The requirement that the removing defendant receive a pleading or "other paper" means that the "document that triggers the thirty-day removal period cannot be one created by the defendant." Rossetto, 664 F.Supp.2d at 1129. Thus, "the 'amended pleading, motion, order or other paper' must derive from 'either the voluntary act of the plaintiff in the state court, or other acts or events not the product of the removing defendant's activity.'" Smith v. Int'l Harvester Co., 621 F.Supp. 1005, 1007 (D. Nev. 1985) (quoting Potter v. Carvel Stores of New York, Inc., 203 F.Supp. 462, 467 (D. Md. 1962)). See also Addo v. Globe Life & Accident Ins. Co., 230 F.3d 759, 762 (5th Cir. 2000) ("[T]he 'other paper' must result from the voluntary act of a plaintiff which gives the defendant notice of the changed circumstances which now support federal jurisdiction").
L'Occitane contends that the informal discovery requests it received on October 25, 2012 were "other papers" from which it was able to ascertain that removal was proper. It asserts that the requests were the first time Owen mentioned a "reward program" in writing. L'Occitane also argues that the letter and joint status report it received on November 1 are "other papers" that revealed removability. It asserts that the November 1 letter and draft status report clearly outlined, for the first time, Owen's belief that L'Occitane's liability would be based on the Passport to Provence enrollment process. L'Occitane does not contend that any of the documents it received on October 25 or November 1 specified an amount in controversy.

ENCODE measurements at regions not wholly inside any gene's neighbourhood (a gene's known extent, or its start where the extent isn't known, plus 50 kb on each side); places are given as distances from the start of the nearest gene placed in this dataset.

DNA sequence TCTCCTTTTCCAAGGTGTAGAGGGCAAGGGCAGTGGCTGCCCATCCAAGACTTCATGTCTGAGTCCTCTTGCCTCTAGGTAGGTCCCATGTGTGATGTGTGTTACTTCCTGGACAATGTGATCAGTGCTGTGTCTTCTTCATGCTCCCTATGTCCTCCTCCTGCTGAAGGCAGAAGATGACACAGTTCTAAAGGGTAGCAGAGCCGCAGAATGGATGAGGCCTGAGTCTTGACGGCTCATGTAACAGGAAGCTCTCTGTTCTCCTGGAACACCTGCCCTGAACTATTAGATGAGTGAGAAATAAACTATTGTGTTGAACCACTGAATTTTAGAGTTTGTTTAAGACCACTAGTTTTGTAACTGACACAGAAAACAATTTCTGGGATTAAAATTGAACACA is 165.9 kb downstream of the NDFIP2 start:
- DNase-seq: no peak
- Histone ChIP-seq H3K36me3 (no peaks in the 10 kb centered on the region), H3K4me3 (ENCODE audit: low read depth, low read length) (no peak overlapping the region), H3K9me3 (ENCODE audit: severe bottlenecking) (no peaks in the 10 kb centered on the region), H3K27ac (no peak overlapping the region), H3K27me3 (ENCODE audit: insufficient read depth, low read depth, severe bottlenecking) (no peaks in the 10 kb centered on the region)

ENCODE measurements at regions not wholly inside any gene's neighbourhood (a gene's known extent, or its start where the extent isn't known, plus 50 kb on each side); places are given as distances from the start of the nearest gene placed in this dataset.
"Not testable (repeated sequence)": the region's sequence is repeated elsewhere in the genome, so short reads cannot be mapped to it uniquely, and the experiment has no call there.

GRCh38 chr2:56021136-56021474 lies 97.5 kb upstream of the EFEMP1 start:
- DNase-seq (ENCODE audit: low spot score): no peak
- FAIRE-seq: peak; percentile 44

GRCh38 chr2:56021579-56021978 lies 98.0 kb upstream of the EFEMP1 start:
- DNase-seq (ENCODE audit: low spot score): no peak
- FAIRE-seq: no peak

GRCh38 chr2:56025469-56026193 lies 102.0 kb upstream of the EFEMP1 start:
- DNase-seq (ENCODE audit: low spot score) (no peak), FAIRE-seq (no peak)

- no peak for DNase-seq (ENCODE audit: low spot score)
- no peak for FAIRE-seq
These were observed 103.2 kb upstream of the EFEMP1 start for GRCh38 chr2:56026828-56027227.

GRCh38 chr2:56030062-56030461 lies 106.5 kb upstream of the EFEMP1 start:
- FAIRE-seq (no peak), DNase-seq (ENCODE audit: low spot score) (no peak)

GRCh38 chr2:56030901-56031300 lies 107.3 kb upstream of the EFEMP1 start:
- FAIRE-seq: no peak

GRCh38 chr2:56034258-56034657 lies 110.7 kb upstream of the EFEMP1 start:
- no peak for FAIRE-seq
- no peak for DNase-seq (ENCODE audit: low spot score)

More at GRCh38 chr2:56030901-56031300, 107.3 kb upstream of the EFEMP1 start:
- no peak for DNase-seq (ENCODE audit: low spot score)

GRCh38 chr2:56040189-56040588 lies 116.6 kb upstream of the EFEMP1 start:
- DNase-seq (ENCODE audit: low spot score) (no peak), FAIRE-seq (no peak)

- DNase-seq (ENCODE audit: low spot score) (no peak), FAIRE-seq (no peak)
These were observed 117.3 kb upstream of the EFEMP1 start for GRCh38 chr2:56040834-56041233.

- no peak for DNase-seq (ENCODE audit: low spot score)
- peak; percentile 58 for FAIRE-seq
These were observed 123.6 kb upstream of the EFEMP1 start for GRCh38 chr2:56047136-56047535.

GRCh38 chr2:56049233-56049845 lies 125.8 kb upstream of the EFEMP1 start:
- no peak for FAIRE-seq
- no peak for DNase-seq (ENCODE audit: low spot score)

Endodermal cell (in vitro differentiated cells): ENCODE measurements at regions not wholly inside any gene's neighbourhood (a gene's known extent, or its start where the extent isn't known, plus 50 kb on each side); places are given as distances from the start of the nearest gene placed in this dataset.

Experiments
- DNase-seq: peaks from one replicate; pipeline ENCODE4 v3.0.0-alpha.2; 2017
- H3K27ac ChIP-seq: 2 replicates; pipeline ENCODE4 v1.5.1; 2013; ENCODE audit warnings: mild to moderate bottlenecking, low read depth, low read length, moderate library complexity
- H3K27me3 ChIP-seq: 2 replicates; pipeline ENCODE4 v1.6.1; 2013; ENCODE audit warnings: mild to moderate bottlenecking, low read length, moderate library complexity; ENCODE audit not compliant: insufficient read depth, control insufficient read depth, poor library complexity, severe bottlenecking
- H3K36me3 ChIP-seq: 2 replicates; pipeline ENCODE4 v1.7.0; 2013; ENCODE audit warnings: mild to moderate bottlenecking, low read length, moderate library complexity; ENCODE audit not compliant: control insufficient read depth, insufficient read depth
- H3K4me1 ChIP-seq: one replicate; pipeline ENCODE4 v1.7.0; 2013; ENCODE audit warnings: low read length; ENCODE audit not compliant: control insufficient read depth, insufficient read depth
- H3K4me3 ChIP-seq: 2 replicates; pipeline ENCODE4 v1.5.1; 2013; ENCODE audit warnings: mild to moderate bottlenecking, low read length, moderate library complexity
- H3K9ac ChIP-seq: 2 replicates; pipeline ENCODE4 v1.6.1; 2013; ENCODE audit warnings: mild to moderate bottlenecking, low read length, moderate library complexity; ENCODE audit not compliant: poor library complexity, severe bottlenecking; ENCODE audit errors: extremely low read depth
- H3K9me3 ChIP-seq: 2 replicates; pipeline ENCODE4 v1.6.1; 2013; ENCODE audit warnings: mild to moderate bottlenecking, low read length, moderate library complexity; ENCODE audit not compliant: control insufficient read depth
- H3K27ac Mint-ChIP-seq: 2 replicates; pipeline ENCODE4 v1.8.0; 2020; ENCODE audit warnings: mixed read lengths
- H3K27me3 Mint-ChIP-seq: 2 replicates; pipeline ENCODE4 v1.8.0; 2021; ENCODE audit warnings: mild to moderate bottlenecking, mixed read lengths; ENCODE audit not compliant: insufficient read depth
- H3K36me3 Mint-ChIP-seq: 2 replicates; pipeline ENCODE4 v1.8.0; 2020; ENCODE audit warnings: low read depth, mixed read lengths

Based on its review of the October 25 discovery requests and the November 1 documents, the court disagrees with L'Occitane's characterization of them. While both the discovery requests and the letter and draft status report clearly mention L'Occitane's reward and loyalty programs, they do not state that Owen's theory of liability rests on the Passport to Provence program, nor do they limit the putative class to individuals who enrolled in that program. Most of the October 25 discovery requests ask L'Occitane to produce information concerning all credit card transactions and collections of PII during the limitations period.*fn27 The November 1 documents, in fact, specifically eschew the idea that the class is limited to individuals who enrolled in the Passport to Provence program. The draft status conference report states, for example: "Plaintiff also dispute that Defendant collects information solely for purposes of its purported rewards program. . . ."*fn28 While L'Occitane disputes Owen's allegations that its employees record customer PII in any other context, Owen has not limited her claims to the Passport to Provence program, either in the initial complaint, or in any subsequent filing. The October 25 and November 1 papers do not, therefore, reveal a class size that is any larger or smaller than the class alleged in the initial complaint.